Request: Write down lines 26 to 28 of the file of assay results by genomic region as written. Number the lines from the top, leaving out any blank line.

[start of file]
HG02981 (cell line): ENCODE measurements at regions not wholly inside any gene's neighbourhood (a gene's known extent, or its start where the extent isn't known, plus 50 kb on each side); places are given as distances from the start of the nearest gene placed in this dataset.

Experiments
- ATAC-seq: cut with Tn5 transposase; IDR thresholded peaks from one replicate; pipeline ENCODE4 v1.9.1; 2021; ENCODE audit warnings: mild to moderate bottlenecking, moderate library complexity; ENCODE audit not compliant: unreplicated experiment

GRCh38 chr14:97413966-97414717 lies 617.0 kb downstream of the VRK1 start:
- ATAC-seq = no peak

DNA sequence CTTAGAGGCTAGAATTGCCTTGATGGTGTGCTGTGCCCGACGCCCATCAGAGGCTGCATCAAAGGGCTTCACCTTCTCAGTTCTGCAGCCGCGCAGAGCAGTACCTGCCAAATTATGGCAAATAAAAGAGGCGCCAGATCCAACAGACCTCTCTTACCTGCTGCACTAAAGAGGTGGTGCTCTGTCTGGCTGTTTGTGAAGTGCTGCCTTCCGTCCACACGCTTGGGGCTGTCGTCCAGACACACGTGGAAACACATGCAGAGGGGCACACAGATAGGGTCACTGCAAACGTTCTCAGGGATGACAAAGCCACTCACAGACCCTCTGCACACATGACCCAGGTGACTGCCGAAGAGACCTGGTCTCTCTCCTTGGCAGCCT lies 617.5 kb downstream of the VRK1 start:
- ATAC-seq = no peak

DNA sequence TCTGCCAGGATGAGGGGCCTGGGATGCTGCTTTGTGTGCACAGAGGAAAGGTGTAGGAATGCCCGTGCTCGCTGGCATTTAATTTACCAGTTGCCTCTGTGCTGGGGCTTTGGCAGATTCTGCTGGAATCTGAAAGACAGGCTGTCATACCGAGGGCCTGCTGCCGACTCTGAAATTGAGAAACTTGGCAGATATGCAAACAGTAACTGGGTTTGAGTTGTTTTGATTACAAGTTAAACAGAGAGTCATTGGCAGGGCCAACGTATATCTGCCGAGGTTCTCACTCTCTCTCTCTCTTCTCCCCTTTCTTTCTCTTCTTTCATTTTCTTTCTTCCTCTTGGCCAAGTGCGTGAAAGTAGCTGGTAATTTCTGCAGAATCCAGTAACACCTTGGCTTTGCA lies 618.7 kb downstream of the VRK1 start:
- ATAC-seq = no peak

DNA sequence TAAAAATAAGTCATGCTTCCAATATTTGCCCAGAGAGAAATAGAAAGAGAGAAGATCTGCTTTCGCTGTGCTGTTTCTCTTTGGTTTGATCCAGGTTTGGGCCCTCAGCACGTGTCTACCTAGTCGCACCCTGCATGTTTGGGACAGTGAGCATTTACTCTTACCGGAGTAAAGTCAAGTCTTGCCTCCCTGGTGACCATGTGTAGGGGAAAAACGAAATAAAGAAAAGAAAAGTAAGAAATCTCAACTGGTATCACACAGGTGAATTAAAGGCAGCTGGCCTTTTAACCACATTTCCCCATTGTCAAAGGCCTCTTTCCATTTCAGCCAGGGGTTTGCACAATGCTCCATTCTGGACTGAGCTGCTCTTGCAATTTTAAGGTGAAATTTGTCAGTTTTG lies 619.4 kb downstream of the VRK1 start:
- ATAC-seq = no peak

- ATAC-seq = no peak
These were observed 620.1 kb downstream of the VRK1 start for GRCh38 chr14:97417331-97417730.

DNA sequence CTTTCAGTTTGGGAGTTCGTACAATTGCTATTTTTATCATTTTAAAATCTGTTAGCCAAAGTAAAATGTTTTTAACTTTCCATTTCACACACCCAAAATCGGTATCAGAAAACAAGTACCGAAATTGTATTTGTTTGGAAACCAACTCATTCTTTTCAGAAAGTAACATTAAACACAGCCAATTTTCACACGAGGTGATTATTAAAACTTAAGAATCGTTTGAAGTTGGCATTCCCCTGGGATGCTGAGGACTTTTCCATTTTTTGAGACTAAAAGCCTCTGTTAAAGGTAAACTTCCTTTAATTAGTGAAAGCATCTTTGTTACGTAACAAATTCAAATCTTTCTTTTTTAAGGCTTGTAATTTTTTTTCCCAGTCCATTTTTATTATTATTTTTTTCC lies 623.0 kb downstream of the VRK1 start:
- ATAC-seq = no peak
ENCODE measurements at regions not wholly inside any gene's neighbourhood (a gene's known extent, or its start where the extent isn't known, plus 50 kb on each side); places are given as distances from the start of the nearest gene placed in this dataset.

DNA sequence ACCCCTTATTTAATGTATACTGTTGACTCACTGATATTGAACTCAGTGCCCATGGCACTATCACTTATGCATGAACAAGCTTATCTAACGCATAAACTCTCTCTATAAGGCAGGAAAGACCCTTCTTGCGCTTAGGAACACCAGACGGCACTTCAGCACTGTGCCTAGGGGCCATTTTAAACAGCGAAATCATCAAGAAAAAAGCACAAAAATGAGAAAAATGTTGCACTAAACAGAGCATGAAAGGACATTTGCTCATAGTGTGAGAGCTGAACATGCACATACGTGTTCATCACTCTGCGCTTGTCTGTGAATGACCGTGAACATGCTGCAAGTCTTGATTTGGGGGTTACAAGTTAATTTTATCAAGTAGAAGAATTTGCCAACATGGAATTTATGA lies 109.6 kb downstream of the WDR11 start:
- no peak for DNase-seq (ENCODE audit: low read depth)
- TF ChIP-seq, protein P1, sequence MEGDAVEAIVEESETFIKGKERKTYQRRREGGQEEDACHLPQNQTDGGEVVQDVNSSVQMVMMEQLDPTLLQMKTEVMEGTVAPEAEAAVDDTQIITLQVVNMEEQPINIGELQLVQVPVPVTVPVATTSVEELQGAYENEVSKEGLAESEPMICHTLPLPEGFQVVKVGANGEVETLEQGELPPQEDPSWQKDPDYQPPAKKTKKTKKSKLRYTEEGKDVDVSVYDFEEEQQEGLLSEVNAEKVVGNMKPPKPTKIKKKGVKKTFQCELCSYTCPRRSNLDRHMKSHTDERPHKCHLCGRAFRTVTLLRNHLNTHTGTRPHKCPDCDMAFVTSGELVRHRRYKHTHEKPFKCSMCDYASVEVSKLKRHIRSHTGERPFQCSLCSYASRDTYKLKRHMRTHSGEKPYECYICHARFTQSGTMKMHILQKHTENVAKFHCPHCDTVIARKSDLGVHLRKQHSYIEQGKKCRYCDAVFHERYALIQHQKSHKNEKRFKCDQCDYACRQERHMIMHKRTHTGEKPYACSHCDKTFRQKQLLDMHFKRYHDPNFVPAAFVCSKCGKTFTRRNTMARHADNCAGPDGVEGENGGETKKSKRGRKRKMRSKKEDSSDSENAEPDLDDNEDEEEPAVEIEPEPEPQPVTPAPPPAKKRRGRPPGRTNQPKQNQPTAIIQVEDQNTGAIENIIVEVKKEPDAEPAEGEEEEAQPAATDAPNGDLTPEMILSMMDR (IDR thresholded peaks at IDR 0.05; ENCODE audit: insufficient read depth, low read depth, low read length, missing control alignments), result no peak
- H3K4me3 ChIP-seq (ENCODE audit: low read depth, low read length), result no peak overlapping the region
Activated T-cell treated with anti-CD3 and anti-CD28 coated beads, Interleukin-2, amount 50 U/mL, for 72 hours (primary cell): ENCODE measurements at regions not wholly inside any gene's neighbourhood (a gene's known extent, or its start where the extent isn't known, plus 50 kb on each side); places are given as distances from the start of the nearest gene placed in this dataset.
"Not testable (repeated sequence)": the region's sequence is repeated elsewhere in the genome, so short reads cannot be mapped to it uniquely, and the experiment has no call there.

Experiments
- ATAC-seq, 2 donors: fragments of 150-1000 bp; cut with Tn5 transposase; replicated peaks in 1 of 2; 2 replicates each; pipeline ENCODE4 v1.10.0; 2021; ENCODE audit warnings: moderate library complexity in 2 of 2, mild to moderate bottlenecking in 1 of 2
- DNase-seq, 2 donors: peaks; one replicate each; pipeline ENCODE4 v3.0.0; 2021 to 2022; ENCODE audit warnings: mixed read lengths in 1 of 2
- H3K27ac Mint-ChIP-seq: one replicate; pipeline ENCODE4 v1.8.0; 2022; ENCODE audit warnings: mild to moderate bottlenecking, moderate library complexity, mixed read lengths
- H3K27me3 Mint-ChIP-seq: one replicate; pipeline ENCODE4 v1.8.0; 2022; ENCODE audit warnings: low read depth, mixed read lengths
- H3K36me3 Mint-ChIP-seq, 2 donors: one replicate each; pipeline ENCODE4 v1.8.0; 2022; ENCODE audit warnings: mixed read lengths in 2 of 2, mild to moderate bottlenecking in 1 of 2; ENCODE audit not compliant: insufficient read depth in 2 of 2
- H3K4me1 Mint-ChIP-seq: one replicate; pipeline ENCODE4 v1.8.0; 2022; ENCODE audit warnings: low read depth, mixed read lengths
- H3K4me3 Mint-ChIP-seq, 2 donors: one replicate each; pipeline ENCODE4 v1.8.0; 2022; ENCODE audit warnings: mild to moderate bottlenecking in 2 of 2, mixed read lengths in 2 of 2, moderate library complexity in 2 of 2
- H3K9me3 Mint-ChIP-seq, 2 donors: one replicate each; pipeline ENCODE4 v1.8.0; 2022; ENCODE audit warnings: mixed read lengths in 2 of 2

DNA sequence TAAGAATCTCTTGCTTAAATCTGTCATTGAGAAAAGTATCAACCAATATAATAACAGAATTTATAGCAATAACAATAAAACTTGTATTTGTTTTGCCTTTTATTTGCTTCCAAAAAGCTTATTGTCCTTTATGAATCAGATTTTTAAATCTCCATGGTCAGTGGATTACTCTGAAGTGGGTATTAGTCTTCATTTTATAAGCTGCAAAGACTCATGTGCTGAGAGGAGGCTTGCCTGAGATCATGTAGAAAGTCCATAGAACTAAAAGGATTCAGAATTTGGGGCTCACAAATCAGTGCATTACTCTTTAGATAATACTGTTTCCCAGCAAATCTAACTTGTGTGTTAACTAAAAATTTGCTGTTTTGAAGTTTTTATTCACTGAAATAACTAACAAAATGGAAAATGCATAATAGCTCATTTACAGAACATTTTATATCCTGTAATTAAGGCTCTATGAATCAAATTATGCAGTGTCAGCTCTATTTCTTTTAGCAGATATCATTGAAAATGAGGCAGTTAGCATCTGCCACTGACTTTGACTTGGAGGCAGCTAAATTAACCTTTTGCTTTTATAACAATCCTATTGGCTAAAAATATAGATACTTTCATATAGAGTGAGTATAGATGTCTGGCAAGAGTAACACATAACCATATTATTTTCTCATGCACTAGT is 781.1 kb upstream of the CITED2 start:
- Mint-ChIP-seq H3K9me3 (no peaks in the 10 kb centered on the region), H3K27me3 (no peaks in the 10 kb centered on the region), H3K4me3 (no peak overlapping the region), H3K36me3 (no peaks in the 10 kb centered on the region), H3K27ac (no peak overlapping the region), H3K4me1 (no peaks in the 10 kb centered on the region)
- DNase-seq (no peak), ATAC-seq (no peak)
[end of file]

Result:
- H3K27ac Mint-ChIP-seq: one replicate; pipeline ENCODE4 v1.8.0; 2022; ENCODE audit warnings: mild to moderate bottlenecking, moderate library complexity, mixed read lengths
- H3K27me3 Mint-ChIP-seq: one replicate; pipeline ENCODE4 v1.8.0; 2022; ENCODE audit warnings: low read depth, mixed read lengths
- H3K36me3 Mint-ChIP-seq, 2 donors: one replicate each; pipeline ENCODE4 v1.8.0; 2022; ENCODE audit warnings: mixed read lengths in 2 of 2, mild to moderate bottlenecking in 1 of 2; ENCODE audit not compliant: insufficient read depth in 2 of 2